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RALEIGH — Registered voters in North Carolina ages 25 to 64 do not feel financially prepared for retirement according to a new survey by AARP.  AARP’s survey of 600 registered voters found that over half (56 %) feel that they are behind in their retirement savings.

According to AARP North Carolina President Catherine Sevier, “The survey responses are indicative of the fact that nearly half of North Carolina’s private sector workers do not have access to the easiest way to save for retirement, automatic payroll deductions.”

Over 1.7 million employees in the state do not work for companies that provide 401Ks or pension benefits.  Workers with automatic payroll deductions for retirement savings are 15 times more likely to save according to the AARP Public Policy Institute.

Sevier said, “When it comes to adequate savings, it really depends on where you work and if your employer offers a retirement savings plan, not how much you earn.”

The AARP survey conducted in May, found nearly all (90%) of respondents ages 35 and older wish they had more money saved for retirement and almost half (44%) of younger voters do not think they will be able to save enough money for their retirement years.

North Carolina voters are not the only ones concerned about retirement savings.  That is why many states are stepping in to create new ways for more small businesses to offer retirement savings options. Ten states including neighboring Virginia, South Carolina, and Georgia are all considering options to increase workers’ ability to save more for retirement years.

A big concern among North Carolina voters, is that if retirement savings rates remain inadequately low, the state will be strained to fund social safety net programs like Medicaid that help limited-income older adults.  79 percent of the respondents said they are concerned about the North Carolinians who have not saved enough for retirement having to rely on public assistance programs.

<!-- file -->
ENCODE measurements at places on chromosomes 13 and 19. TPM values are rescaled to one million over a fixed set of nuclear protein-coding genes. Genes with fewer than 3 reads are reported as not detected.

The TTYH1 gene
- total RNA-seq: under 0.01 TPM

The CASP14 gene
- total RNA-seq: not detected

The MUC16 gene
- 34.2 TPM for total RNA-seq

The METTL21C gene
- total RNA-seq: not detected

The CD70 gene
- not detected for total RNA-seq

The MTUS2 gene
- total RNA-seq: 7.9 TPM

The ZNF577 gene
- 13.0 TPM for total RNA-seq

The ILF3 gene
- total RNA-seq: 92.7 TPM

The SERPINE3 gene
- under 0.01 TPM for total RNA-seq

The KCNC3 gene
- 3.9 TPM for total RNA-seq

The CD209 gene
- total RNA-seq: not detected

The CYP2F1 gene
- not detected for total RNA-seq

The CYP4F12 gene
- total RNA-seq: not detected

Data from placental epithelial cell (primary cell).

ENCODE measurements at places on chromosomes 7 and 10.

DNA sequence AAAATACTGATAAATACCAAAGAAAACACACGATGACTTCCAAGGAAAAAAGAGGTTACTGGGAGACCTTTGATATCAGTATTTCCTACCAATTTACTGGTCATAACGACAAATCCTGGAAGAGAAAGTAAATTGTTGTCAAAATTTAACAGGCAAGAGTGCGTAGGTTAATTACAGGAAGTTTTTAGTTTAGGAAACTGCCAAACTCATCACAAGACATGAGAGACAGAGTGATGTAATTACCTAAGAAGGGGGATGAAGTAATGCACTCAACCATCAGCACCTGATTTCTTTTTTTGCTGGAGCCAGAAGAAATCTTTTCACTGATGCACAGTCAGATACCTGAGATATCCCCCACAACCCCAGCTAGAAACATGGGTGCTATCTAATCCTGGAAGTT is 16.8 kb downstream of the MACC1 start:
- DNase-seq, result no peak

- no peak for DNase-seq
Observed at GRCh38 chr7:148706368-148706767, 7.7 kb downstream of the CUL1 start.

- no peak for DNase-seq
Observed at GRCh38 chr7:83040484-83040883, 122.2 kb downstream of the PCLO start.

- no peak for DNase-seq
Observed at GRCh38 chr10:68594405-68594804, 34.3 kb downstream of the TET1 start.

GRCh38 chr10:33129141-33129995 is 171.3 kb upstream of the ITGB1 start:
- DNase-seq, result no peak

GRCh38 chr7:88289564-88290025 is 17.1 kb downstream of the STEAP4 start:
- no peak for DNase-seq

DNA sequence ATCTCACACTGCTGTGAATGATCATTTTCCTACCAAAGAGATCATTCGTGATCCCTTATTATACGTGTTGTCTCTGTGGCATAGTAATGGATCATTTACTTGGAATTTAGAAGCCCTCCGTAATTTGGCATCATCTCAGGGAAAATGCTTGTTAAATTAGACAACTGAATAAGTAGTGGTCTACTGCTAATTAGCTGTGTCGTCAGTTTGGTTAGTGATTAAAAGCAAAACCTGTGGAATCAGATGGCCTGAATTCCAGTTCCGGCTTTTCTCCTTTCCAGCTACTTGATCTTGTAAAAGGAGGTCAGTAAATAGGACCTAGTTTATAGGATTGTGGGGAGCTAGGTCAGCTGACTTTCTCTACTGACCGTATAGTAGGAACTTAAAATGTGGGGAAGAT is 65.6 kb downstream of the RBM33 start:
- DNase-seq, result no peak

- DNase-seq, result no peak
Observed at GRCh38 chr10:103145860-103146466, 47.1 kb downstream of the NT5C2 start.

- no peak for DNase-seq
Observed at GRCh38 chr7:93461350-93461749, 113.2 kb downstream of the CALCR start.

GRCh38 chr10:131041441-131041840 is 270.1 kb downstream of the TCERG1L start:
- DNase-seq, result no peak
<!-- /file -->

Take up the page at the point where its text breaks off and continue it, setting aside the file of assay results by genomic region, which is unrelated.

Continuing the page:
A 2017 study by the University of North Carolina Wilmington (UNCW) found that even a modest increase in savings will reduce Medicaid spending by $448 million a year by the year 2030.  Another 2017 study by AARP’s Public Policy Institute found that if savings were increased by a mere $1,000, Medicaid would save $127 million a year by 2030.

Because workplace retirement savings plans are the easiest way to save, the NC House of Representatives unanimously passed (108-0) HB604, a study bill introduced by Representatives Jon Hardister (R), Bobby Hanig (R), and  Stephen M. Ross (R),  so North Carolina can find the best ways to make it easier for North Carolinians to save so they can live the lives they want in retirement.

Most voters agree (85%) that elected officials should support legislation that would make it easier for small businesses to offer workers a way to save for retirement, with three in five saying they strongly agree.

“That is why AARP is now urging the NC Senate to pass the study bill so the state can begin its research and to start developing a plan,” Sevier explained.